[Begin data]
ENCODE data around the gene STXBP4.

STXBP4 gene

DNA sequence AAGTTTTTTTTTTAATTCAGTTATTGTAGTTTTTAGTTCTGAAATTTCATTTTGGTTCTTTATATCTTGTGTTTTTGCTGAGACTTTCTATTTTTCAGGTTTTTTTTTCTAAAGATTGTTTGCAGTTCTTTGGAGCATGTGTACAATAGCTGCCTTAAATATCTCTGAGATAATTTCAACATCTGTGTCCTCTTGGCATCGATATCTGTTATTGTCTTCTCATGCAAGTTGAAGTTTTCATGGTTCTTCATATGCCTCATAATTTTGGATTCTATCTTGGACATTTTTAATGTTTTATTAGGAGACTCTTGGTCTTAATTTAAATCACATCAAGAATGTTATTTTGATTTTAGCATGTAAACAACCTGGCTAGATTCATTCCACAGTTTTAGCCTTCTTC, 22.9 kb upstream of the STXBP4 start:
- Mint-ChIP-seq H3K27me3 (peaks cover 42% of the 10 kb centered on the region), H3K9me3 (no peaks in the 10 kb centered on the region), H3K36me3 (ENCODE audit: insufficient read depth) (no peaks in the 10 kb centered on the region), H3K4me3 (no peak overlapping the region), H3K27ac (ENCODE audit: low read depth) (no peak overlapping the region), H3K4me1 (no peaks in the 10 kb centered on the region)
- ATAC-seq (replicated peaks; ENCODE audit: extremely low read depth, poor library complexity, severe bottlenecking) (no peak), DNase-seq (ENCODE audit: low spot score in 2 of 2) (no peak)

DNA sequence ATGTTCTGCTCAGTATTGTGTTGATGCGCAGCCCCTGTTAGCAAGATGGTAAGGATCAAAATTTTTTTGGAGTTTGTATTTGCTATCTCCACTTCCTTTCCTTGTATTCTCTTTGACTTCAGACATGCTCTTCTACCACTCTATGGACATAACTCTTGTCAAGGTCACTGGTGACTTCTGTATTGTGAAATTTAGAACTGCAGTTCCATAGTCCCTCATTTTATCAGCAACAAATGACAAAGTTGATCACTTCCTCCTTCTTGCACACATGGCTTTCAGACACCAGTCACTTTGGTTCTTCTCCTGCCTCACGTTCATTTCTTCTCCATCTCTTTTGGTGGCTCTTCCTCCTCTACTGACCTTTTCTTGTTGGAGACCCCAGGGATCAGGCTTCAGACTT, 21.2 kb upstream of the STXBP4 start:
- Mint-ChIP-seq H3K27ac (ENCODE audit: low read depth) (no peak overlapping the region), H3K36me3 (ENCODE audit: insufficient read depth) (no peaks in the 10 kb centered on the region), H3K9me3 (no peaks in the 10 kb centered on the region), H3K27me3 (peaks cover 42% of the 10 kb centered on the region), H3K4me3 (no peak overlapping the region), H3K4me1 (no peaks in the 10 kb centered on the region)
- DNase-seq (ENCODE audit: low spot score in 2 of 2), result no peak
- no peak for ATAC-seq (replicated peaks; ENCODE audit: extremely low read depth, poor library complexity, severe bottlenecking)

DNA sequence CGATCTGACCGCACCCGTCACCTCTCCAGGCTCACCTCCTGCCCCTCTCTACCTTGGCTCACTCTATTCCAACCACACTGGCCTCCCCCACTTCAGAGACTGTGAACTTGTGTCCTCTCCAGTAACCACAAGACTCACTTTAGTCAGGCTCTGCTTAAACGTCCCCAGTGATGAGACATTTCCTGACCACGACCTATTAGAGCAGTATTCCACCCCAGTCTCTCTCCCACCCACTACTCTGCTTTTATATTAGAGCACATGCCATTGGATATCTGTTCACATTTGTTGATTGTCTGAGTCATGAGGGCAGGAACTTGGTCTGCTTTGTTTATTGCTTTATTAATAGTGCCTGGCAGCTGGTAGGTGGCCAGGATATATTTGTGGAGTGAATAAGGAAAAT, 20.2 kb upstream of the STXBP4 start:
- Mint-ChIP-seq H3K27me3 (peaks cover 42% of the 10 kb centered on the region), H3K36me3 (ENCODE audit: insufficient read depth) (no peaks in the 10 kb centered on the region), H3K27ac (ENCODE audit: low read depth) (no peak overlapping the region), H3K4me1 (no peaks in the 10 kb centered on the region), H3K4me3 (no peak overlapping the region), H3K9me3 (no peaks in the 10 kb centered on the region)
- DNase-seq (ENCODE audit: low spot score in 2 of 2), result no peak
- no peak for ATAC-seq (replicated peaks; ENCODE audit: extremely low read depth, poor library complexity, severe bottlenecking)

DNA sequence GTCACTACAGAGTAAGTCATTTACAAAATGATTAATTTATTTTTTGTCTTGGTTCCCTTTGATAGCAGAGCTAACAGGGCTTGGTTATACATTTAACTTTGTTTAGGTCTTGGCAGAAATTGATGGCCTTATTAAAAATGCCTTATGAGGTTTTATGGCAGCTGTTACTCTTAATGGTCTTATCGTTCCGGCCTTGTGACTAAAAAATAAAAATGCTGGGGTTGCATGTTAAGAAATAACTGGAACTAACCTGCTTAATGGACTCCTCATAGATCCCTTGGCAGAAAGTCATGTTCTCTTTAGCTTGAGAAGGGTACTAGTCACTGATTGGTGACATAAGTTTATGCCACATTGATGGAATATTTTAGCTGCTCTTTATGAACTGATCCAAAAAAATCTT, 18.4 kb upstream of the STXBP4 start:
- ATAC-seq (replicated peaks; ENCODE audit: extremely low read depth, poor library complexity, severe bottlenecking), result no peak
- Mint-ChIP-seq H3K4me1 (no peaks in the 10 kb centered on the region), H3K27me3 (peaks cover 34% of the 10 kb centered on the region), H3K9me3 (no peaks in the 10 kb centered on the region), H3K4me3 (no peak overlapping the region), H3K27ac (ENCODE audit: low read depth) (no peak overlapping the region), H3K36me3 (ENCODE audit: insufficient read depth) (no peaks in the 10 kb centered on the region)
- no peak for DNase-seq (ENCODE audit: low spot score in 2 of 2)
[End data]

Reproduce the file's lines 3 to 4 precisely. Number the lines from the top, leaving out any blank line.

DNA sequence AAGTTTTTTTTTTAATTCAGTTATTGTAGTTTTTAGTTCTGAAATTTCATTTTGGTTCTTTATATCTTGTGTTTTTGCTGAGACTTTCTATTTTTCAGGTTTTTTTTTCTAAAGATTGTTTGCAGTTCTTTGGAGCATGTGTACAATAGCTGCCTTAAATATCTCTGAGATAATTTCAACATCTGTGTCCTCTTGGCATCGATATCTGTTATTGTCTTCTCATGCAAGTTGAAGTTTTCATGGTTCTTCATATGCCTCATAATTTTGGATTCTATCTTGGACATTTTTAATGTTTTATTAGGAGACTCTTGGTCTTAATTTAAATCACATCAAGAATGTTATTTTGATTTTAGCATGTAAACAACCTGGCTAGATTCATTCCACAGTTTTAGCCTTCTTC, 22.9 kb upstream of the STXBP4 start:
- Mint-ChIP-seq H3K27me3 (peaks cover 42% of the 10 kb centered on the region), H3K9me3 (no peaks in the 10 kb centered on the region), H3K36me3 (ENCODE audit: insufficient read depth) (no peaks in the 10 kb centered on the region), H3K4me3 (no peak overlapping the region), H3K27ac (ENCODE audit: low read depth) (no peak overlapping the region), H3K4me1 (no peaks in the 10 kb centered on the region)